- The food should sizzle as soon as it touches the pan. Food that doesn’t sizzle means your pan wasn’t preheated enough and now your food is going to stick and then probably burn. (Preheat the skillet even if you are baking cornbread in the oven. The sizzle as you pour in the cornbread batter will create a delicious crust and keep the wet cornbread from sticking to the pan.)
- A properly seasoned cast iron skillet is easily cleaned with a wipe-down of a paper towel or hot water and plastic scraper. Boiling water in the pan, using soap, or not properly drying will cause your pan to rust and this is bad. If the pan rusts, you get to scrub it off with a steel brush and do the reseasoning thing again.
- Whenever dry spots appear on the pan, it’s time to reseason. If you use enough oil while cooking on the pan, you shouldn’t have to do the reseasoning thing more than a few times a year. If that. But… if you were anything like me and frequently burned the food and then had to scour it off with hot water, reseason it as often as necessary until you’ve perfected the patience that is required for preheating your pan.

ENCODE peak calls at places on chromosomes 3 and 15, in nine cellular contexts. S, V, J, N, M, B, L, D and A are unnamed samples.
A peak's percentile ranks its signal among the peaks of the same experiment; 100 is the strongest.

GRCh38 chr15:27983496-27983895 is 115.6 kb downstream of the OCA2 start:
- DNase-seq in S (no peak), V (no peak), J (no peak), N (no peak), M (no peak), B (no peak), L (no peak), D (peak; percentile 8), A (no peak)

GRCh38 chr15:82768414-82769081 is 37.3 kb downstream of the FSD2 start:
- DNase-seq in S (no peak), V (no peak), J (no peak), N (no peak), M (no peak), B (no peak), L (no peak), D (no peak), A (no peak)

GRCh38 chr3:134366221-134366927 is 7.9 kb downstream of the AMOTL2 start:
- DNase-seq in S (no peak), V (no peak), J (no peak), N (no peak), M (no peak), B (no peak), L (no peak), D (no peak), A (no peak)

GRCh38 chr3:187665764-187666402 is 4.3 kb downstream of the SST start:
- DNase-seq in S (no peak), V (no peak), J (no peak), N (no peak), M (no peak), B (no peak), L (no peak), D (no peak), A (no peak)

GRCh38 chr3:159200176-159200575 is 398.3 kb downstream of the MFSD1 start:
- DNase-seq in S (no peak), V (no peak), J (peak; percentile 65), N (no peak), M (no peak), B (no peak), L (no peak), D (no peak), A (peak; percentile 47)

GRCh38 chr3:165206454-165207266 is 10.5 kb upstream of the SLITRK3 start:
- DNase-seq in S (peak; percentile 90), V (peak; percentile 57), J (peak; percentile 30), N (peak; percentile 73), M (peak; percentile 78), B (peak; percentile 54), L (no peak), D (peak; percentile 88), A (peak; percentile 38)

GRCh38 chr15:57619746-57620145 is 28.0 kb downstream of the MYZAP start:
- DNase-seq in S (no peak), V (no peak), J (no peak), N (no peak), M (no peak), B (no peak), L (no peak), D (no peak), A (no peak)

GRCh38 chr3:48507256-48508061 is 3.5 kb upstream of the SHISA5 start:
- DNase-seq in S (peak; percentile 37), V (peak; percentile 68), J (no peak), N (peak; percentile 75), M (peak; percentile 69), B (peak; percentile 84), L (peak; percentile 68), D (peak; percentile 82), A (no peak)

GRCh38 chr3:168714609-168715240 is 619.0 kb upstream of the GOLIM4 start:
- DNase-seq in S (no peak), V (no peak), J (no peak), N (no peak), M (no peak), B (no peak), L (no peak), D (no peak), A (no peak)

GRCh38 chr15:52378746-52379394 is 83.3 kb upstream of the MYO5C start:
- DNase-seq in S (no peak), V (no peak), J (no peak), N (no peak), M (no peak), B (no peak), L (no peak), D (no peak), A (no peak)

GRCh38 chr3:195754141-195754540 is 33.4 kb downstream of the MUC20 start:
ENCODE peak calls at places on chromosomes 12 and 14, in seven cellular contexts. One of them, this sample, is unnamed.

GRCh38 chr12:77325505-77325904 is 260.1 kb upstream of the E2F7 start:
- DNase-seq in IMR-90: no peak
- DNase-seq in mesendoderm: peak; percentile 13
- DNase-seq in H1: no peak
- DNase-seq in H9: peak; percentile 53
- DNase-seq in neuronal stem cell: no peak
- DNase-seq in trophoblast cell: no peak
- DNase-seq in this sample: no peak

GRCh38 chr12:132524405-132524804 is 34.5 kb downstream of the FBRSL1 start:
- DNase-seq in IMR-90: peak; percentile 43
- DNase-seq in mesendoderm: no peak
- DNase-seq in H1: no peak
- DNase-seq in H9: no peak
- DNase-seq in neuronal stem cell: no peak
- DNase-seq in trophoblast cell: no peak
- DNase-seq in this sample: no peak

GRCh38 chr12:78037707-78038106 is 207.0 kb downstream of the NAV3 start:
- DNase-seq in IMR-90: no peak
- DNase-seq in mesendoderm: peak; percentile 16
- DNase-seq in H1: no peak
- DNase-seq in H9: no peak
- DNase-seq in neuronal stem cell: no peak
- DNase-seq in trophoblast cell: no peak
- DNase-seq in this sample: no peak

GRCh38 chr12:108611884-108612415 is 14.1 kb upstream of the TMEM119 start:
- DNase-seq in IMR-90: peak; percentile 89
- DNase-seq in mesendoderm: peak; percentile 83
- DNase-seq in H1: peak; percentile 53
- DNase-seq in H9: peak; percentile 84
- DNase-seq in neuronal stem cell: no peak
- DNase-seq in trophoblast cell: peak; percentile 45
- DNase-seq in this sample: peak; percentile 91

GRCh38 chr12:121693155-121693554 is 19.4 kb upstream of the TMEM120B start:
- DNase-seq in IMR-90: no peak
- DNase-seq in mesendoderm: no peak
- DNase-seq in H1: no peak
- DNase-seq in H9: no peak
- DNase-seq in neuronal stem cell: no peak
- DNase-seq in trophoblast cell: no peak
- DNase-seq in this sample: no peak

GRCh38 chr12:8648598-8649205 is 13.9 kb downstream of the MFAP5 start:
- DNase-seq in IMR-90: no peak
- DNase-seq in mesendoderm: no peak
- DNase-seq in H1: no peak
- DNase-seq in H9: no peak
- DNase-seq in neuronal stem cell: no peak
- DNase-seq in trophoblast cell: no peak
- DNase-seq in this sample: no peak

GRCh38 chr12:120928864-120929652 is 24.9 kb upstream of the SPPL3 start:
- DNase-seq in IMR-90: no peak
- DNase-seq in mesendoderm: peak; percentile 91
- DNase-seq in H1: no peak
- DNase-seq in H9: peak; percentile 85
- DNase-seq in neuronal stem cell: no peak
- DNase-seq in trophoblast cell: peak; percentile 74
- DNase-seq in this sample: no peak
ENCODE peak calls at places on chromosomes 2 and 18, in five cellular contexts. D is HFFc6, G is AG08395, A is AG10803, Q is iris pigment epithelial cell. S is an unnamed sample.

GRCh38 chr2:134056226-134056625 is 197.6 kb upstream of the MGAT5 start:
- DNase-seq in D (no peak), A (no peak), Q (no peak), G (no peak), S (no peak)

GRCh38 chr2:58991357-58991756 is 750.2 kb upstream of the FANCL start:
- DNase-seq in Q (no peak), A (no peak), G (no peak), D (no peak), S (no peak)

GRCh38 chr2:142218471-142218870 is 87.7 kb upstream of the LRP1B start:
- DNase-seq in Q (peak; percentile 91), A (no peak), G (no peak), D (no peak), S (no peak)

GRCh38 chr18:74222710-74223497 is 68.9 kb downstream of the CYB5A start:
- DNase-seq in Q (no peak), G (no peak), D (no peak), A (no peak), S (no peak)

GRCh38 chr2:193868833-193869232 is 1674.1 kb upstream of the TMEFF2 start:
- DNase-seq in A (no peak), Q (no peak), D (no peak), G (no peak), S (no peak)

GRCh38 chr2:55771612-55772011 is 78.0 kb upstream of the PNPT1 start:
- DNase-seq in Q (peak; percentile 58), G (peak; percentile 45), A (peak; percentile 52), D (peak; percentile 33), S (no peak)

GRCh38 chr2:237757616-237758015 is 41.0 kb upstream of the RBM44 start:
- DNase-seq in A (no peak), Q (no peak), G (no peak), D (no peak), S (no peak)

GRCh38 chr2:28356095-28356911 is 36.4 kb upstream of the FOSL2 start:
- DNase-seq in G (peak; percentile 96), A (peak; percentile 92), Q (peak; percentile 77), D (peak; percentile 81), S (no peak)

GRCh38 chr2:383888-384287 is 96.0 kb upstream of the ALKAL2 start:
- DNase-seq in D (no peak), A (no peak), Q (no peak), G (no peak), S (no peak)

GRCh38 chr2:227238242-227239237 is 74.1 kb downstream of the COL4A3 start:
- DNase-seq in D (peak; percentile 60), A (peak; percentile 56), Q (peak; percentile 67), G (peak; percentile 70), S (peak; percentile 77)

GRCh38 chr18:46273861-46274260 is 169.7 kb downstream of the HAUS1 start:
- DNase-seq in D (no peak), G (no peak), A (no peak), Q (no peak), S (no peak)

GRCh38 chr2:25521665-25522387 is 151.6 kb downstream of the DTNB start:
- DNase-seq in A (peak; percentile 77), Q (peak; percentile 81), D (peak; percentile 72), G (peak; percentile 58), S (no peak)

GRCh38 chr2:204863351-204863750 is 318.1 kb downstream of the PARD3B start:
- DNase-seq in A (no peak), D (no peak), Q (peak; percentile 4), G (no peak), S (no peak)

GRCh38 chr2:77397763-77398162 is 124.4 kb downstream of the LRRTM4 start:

And that’s how to use your cast iron!
I’m curious, how many of you have skillets passed down from your grandma? Years of history and thousands of meals prepared in a pan that is still in great use today? Amazing!
I love to invest in things that will last. Cast iron is just one of those things. Now that I know how to really use mine, I foresee some delicious pancakes in my family’s future.
Tasha Hackett, friend of Laura, is fueled by sunshine or chocolate, whichever is more readily available. Recently embarking on a paleo journey to combat some chronic inflammation, she is still finding ways to eat chocolate. Though she proudly sings every word of the Wee Sing Silly Songs albums and often pretends to be a ballerina while unloading the dishwasher, her favorite thing is writing with hope and humor to entertain and encourage women—specifically young moms. Most of her time is spent with four chatty children and an incredibly supportive husband. They give her the kind of love people write books about. Her debut novel, Bluebird on the Prairie, a heartwarming Historical Romance will release spring, 2021. You can connect with her at www.tashahackett.com or on Instagram @HackettAcademy.